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This article currently says nothing about the character of the test's content. E.g., do the questions relate to physics/engineering topics, or matters of patent procedure, or both, or...? Are intensive mathematical calculations required on some questions? What branches of physics and engineering are most represented? Are there components of reading comprehension/vocabulary? Robert K S (talk) 05:38, 4 April 2008 (UTC)
It's mostly procedural. There is some testing of the law of patentable subject matter but the science/engineering aspects are simplified so that anyone who's taken general freshman level college science courses or even properly structured Advanced Placement courses can understand it. They understand that it would be unfair to give a question on, say, a really advanced issue in chemical engineering to engineers specializing in computer science, or a question on advanced molecular biology to an electrical engineer.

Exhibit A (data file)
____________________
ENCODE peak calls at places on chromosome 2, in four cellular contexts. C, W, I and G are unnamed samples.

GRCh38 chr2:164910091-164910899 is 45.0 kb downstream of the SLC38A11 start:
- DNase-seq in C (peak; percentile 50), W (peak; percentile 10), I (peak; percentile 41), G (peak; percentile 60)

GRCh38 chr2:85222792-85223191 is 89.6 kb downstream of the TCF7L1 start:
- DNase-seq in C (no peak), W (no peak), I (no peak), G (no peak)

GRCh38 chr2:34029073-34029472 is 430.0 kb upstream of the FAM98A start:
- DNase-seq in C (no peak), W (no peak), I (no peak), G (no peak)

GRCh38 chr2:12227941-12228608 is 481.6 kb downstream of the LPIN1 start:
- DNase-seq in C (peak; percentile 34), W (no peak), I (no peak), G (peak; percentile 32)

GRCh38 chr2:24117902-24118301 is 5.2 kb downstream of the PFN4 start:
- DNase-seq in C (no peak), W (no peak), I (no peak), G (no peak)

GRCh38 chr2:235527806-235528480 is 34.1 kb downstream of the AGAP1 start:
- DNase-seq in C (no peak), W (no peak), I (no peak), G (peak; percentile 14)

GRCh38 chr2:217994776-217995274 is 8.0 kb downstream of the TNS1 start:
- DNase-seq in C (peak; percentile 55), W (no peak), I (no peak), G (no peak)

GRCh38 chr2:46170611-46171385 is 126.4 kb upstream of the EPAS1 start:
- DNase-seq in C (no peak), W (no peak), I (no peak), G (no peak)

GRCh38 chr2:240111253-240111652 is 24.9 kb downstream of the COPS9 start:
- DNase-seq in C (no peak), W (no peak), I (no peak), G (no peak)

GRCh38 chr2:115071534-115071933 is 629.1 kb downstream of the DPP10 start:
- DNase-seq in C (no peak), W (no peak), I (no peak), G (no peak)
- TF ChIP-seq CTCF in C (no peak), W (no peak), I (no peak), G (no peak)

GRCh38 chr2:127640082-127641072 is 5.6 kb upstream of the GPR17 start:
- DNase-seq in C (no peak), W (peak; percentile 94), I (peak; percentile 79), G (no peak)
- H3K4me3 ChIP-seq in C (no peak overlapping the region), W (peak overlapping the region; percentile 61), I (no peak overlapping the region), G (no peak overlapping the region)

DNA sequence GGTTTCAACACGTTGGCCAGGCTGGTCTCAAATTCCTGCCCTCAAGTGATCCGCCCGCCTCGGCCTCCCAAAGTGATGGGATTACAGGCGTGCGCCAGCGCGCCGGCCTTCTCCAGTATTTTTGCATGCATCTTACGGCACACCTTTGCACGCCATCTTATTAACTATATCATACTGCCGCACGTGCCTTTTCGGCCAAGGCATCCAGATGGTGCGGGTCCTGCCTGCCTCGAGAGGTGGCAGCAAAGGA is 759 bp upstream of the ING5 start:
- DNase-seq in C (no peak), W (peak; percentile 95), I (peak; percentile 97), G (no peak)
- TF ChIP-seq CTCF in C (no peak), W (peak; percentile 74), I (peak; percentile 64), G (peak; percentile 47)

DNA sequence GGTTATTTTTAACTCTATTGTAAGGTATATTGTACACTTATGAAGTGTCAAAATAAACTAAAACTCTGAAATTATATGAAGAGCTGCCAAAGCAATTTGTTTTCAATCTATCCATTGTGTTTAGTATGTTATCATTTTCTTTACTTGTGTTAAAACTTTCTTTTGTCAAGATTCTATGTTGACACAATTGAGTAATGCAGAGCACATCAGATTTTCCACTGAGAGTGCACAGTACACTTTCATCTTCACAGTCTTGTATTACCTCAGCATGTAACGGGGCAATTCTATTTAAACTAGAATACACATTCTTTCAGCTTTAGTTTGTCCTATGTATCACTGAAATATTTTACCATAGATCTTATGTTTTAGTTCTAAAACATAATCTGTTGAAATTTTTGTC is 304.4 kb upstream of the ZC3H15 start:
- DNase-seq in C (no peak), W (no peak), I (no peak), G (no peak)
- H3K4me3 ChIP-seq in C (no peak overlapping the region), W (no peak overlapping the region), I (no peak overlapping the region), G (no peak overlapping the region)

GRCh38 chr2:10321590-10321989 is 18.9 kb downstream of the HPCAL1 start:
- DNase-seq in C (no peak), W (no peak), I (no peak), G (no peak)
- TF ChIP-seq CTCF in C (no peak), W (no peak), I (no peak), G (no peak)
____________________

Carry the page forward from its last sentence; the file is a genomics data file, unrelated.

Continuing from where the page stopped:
You don't need to understand the entire body of patent law because it is way way too big to fit into one person's head, and the USPTO totally understands that. What they do want to see is if testtakers understand basic concepts like patentable subject matter (e.g. no perpetual motion machines unless you have a working model!) and nonobviousness. They want to see if testtakers understand the structure of the MPEP and can efficiently navigate it to find answers to the kind of obscure questions which regularly pop up in patent practice. --Coolcaesar (talk) 07:01, 4 April 2008 (UTC)
From the article: "This law on Aliens, 37 C.F.R. 11.6(c), is not enforced by the USPTO Office of Enrollment and Discipline (OED)."
Can someone provide support for this? My experience has been to the contrary. I will remove this statement if there is no objection within the next few days. Satch69 (talk) 15:29, 19 February 2009 (UTC)